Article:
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Show full transcript for Supraventricular Tachycardia video

Narrow complex tachycardia, also called supraventricular tachycardia or SVT for short, is caused by some sort of stimulus originating above the patient's ventricles, as opposed to the normal stimulus that's generated by the SA node.

In this lesson, we'll take a deeper dive into supraventricular tachycardia for the adult patient, including looking more closely at an example of what it looks like on an ECG and see what findings and measurements lead us to our conclusion.

Understanding Tachycardia

Tachycardia simply describes an abnormally fast heart rate. And there are a couple of different definitions, or types, of tachycardias – narrow complex (like SVT) and wide complex.

To be more specific, if the QRS interval is less than .12 seconds in length, that signifies a narrow complex tachycardia, or SVT. If the QRS interval is greater than .12 seconds, that signifies a wide complex tachycardia, and we'll get more into wide complex tachycardias in a subsequent lesson.

However, just know that this is significant because it's measurable and can tell us if the cause is atrial-based or ventricular-based.

If the patient's heart rate is too fast for their condition or the condition of their heart, the result is usually a decrease in cardiac output, poor perfusion of oxygenated blood, and a decrease in blood pressure.

Supraventricular Tachycardia (SVT)

With SVT, that stimulus comes from a rogue myocardial cell that stimulates an erratic atrial contraction, or a series of erratic atrial contractions, like those found in patient's with atrial fibrillation and atrial flutter.

Remember, Atrial fibrillation (also called AFib or AF) is a quivering or irregular heartbeat (arrhythmia) that can lead to blood clots, stroke, heart failure, and other heart-related complications.

And as you know, Atrial flutter (AFL) is a common abnormal heart rhythm that starts in the atrial chambers of the heart. When it first occurs, it is usually associated with a fast heart rate.

Pro Tip #1: While these appear to be the same, the difference is in the beat. Atrial flutter and atrial fibrillation are both abnormal heart rhythms. However, in atrial fibrillation, the atria beat irregularly, while in atrial flutter, the atria beat regularly, but faster than usual and more often than the ventricles, so you may have four atrial beats to every one ventricular beat.

The important thing to note with SVT is that it can persist until there is medical intervention, or it can be intermittent and self-limiting and can come and go without warning.

By looking at an ECG readout alone, SVT can be difficult to differentiate from sinus tachycardia, AFib, or AFL. However, there are things that you can look at to help you determine which rhythm is being displayed.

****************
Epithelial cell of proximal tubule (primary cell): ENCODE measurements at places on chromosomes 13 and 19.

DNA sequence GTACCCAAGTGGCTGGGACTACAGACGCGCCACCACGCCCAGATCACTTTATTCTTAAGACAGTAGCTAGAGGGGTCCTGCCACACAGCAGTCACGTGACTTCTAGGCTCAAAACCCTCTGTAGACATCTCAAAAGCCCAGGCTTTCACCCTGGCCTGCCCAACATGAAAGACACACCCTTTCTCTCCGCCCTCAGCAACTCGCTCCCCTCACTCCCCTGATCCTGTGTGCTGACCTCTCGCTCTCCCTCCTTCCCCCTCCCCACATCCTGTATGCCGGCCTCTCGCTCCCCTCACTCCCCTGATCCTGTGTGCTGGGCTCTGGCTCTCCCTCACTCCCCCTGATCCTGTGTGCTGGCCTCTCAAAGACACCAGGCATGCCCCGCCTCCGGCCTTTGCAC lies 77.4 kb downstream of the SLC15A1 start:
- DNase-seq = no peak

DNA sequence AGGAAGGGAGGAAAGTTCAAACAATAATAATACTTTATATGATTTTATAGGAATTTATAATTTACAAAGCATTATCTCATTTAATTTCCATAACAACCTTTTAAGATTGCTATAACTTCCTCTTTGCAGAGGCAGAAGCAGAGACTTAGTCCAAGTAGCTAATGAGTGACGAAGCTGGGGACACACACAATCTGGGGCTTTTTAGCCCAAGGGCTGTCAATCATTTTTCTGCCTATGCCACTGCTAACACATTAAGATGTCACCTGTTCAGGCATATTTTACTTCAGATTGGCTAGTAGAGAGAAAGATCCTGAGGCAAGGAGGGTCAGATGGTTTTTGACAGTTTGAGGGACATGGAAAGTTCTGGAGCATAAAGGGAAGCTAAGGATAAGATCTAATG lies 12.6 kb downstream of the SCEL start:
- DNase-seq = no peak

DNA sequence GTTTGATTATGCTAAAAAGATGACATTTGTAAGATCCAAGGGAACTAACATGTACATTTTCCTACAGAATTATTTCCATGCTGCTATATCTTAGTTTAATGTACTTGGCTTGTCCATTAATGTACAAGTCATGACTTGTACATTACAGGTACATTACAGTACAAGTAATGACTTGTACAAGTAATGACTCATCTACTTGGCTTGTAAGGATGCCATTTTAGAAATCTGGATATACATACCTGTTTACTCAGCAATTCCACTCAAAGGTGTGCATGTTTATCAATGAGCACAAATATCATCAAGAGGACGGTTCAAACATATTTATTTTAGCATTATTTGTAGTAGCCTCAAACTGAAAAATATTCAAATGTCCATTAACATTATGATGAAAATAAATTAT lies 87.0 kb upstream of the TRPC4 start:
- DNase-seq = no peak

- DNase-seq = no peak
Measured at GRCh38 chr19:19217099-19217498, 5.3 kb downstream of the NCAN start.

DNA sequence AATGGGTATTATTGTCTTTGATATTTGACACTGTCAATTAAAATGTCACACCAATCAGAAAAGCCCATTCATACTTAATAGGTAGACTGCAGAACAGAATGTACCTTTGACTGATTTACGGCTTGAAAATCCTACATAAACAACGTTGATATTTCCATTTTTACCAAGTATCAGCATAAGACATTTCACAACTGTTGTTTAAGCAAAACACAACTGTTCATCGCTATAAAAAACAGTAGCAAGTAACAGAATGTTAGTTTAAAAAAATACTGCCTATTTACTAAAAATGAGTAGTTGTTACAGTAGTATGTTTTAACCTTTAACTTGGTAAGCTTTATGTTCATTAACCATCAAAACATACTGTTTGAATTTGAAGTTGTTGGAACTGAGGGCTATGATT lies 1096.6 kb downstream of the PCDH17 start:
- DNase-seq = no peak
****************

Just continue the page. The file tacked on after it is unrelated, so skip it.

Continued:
Now let's take a look at an ECG for a patient with supraventricular, or narrow complex, tachycardia.

Supraventricular Tachycardia*Narrow Complex Supraventricular Tachycardia ECG for Adult Patient

1. The Heart Rhythm

The first thing you'll want to look at is the heart rhythm. Does the heart rhythm look regular? Or does it look irregular? In the ECG above, the rhythm is regular.

2. The Heart Rate

Next, you'll want to look at the heart rate of the patient. What is the patient's heart rate? Is it normal? Or is it too slow or too fast? In this case, it's too fast and greater than 100 beats per minute.

3. P-Wave

After looking at the heart rate, check to see if the patient's P-waves look normal by asking yourself the following few questions.

  • Are the patient's P-waves present? Yes, the P-waves are present and upright.

4. PR Interval

Next, look at the PR interval on the patient's ECG readout and ask yourself the following questions:

  • Is the PR interval normal for an adult patient, meaning between .12 and .20 seconds, or is it contained within one large square on the readout? Yes, it is.
  • Is the PR interval constant? Yes.

5. QRS Complex

The last thing you should look at to determine if the sinus rhythm is normal or not is the QRS complex and ask yourself these questions while you do:

  • Is the QRS interval less than .12 seconds? Yes, the QRS interval is between .06 and .11 seconds.
  • Is the QRS complex wide or narrow? In this case, it's narrow.

Pro Tip #2: It's unusual for SVT to present with a wide complex QRS.

  • Are the QRS complexes similar in appearance or are there noticeable differences? In this case, we can see that each looks similar.

So, what is your cardiac interpretation? Based on these questions and on the findings from the ECG readout above, it would appear that this patient is in supraventricular tachycardia.

  1. We have a regular rhythm.
  2. We have a faster than normal heart rate at greater than 100 beats per minute.
  3. The P-waves are present and upright.
  4. The PR interval is between .12 and .20 seconds.
  5. The QRS is between .06 and .11.
  6. The P:QRS ratio is 1:1.

From the ECG alone, it would indicate that the patient is in SVT. However, patient signs and symptoms must be taken into account to properly identify the rhythm correctly and to determine whether or not treatment is necessary.

The leading causes of most tachycardias are:

  • Heart disease
  • Electrolyte imbalance
  • Medications
  • Hypoxemia
  • Other causes of hemodynamic instability

Regardless of the cause, if the patient is unstable, rapid treatment must be given immediately to correct the cause of the tachycardia.

Pro Tip #3: Keep in mind, a narrow complex tachycardia is less likely to cause hemodynamic instability and, in some cases, can be a normal response to the body requiring better circulation due to fear, exercise, or due to moderate bleeding resulting in blood volume issues.